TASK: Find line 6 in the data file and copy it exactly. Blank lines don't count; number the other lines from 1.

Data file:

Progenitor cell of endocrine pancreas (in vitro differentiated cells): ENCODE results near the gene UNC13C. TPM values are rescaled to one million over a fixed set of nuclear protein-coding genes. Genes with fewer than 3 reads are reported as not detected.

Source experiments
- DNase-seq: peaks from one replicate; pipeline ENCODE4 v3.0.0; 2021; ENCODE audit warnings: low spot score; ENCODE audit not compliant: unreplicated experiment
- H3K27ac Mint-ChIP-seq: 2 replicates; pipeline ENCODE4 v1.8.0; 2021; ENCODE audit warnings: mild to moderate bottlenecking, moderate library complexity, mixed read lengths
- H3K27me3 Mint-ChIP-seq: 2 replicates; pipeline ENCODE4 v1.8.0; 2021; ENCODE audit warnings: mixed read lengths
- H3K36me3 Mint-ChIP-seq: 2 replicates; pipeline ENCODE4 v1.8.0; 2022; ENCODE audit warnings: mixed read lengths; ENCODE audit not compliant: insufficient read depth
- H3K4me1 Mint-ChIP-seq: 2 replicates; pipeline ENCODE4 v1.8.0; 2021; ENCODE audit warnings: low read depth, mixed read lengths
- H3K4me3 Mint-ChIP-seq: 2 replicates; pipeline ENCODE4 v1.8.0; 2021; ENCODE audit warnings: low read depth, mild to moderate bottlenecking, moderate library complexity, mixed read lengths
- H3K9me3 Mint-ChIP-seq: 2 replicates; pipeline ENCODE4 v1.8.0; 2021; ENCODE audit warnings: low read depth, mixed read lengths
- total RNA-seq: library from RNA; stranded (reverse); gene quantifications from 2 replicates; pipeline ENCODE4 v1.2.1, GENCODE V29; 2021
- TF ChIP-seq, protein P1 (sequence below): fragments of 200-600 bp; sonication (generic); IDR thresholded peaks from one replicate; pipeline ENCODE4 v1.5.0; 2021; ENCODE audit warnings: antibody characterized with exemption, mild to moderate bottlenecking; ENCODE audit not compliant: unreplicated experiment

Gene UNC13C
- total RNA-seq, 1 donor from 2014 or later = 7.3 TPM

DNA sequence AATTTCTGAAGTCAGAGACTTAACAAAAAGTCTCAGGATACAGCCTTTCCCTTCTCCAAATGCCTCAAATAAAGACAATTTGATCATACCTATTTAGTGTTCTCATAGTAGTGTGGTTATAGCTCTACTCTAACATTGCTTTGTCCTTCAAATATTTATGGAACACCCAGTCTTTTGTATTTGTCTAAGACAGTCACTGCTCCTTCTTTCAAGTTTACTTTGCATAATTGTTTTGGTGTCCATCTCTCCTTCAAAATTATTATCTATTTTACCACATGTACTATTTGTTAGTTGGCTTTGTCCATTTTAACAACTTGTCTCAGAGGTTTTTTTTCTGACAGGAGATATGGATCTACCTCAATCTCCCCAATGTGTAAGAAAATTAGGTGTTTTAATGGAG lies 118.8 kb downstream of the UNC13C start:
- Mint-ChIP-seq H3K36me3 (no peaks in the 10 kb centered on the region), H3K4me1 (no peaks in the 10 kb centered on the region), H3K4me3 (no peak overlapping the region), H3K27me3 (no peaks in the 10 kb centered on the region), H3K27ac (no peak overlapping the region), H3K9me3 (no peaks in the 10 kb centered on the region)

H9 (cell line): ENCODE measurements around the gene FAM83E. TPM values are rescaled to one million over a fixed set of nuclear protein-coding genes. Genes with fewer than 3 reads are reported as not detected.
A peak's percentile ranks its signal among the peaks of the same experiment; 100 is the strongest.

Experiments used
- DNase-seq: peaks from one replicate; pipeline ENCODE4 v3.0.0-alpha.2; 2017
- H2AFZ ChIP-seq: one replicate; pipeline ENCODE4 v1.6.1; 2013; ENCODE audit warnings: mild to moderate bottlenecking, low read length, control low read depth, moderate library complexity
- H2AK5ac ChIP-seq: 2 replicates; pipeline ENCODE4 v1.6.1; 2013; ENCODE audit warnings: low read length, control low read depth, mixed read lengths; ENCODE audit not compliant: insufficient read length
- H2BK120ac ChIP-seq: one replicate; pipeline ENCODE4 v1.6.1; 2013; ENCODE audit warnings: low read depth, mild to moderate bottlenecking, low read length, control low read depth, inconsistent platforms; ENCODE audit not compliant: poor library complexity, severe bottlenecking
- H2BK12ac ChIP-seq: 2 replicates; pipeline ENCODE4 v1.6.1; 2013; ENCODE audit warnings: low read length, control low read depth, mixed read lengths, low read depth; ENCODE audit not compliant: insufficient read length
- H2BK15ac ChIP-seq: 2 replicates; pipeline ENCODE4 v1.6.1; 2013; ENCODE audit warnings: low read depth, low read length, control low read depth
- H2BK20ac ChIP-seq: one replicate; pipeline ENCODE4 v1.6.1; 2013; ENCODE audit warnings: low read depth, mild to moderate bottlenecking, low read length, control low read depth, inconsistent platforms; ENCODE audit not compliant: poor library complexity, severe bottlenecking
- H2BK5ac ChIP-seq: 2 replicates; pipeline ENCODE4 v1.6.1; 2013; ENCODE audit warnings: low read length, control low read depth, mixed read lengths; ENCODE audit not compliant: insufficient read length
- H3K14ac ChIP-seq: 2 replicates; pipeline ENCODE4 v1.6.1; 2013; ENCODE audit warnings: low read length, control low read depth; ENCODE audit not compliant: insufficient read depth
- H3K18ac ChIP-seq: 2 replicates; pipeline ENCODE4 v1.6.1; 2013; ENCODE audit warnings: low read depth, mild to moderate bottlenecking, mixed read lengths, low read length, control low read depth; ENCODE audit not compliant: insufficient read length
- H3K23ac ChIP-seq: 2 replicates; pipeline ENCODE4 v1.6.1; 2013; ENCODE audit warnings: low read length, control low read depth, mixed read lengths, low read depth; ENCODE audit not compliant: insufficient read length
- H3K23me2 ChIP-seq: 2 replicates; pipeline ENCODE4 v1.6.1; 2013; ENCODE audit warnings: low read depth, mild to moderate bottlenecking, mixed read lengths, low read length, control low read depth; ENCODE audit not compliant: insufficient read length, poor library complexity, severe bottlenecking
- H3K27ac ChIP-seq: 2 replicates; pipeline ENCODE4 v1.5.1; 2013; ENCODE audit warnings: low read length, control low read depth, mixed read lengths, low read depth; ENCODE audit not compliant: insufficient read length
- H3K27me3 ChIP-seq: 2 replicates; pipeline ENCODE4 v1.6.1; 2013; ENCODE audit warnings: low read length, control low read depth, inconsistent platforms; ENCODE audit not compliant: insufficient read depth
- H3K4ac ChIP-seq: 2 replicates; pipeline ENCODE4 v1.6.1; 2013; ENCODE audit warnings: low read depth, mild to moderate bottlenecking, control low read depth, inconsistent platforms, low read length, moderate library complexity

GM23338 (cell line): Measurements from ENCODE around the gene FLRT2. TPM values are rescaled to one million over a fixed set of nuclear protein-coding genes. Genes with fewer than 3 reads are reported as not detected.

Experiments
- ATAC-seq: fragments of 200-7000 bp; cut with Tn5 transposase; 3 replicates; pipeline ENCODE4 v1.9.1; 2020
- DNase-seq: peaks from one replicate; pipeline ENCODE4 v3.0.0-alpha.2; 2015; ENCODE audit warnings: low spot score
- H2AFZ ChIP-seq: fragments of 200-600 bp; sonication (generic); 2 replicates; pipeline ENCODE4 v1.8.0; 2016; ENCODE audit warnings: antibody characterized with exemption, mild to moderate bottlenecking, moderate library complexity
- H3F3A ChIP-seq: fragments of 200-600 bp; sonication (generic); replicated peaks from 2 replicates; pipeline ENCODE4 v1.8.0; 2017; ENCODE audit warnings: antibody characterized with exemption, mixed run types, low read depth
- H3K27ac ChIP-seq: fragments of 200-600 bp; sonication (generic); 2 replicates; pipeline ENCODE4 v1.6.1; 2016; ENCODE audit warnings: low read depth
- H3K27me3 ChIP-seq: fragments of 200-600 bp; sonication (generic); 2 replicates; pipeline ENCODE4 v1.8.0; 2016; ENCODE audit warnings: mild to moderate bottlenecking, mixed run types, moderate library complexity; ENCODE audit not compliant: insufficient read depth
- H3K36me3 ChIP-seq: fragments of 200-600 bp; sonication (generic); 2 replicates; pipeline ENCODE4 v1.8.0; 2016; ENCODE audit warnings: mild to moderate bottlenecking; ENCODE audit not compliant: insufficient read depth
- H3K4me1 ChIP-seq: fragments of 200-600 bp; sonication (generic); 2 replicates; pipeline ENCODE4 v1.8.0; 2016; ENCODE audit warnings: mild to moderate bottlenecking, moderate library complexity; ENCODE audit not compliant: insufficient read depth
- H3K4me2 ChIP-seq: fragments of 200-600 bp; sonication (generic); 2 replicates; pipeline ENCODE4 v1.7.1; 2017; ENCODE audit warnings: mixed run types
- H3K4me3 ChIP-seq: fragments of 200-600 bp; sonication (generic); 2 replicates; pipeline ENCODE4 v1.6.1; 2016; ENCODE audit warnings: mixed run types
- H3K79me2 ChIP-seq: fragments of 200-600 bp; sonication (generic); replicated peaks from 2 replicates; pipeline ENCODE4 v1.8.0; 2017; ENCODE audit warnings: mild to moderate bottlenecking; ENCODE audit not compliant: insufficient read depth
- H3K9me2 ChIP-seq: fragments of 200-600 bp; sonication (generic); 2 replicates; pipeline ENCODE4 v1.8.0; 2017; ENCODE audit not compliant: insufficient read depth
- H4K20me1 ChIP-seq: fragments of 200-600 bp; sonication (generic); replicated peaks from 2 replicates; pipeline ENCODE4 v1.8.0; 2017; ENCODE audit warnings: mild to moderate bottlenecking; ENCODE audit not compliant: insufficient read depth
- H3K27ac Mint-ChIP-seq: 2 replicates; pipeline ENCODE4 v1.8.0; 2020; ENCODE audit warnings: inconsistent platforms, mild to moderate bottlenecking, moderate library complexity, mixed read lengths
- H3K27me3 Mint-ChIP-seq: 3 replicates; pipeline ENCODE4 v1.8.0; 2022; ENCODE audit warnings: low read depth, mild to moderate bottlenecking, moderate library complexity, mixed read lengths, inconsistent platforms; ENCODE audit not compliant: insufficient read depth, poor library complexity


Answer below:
- H3K36me3 Mint-ChIP-seq: 2 replicates; pipeline ENCODE4 v1.8.0; 2022; ENCODE audit warnings: mixed read lengths; ENCODE audit not compliant: insufficient read depth